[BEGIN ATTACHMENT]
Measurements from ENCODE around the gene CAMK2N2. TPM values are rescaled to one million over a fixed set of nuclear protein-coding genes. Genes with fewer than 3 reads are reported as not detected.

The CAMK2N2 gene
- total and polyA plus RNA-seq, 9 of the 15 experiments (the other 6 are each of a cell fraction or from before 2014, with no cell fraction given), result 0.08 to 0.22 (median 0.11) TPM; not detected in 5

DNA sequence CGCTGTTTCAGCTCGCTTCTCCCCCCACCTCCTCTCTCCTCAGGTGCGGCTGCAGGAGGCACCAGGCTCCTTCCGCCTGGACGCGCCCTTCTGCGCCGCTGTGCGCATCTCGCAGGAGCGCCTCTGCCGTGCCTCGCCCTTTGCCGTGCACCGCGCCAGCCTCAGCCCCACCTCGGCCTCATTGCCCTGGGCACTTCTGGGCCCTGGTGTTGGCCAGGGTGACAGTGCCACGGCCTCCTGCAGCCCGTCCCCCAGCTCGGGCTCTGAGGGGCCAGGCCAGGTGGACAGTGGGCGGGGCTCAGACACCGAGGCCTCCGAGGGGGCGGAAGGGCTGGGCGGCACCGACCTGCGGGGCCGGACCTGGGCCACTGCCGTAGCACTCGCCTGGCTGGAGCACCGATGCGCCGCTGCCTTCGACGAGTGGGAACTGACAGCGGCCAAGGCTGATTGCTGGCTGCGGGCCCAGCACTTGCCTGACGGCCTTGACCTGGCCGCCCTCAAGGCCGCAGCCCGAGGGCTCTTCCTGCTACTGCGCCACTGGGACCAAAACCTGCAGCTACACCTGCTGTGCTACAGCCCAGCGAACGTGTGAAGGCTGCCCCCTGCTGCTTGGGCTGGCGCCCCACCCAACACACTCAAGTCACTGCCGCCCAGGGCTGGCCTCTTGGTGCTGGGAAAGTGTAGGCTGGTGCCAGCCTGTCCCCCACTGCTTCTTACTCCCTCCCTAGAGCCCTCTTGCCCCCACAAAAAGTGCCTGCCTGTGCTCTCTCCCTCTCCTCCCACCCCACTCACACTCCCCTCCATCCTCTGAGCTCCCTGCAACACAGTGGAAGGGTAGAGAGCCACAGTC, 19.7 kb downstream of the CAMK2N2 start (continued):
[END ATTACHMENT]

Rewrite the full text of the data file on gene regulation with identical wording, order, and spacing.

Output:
Measurements from ENCODE around the gene CAMK2N2. TPM values are rescaled to one million over a fixed set of nuclear protein-coding genes. Genes with fewer than 3 reads are reported as not detected.

The CAMK2N2 gene
- total and polyA plus RNA-seq, 9 of the 15 experiments (the other 6 are each of a cell fraction or from before 2014, with no cell fraction given), result 0.08 to 0.22 (median 0.11) TPM; not detected in 5

DNA sequence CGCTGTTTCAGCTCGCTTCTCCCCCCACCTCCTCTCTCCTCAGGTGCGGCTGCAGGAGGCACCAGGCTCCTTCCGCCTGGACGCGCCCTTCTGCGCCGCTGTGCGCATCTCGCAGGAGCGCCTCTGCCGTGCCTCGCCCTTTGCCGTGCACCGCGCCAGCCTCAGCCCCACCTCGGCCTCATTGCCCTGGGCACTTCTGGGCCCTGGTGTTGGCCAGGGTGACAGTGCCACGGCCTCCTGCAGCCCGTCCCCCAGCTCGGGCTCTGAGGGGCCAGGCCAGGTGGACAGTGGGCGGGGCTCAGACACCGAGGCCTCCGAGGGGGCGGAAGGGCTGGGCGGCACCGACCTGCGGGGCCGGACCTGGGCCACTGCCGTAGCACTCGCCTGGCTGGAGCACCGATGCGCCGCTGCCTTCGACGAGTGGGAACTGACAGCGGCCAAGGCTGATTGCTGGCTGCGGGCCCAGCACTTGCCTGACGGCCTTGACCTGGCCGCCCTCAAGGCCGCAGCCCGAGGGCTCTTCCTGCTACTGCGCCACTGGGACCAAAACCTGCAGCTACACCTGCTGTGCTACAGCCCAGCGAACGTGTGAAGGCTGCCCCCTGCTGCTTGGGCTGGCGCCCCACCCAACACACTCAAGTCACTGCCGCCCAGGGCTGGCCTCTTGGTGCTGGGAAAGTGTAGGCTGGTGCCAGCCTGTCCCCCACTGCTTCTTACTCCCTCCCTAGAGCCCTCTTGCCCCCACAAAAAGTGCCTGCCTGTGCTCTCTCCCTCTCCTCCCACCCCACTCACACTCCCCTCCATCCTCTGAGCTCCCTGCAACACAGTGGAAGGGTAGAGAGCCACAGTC, 19.7 kb downstream of the CAMK2N2 start (continued):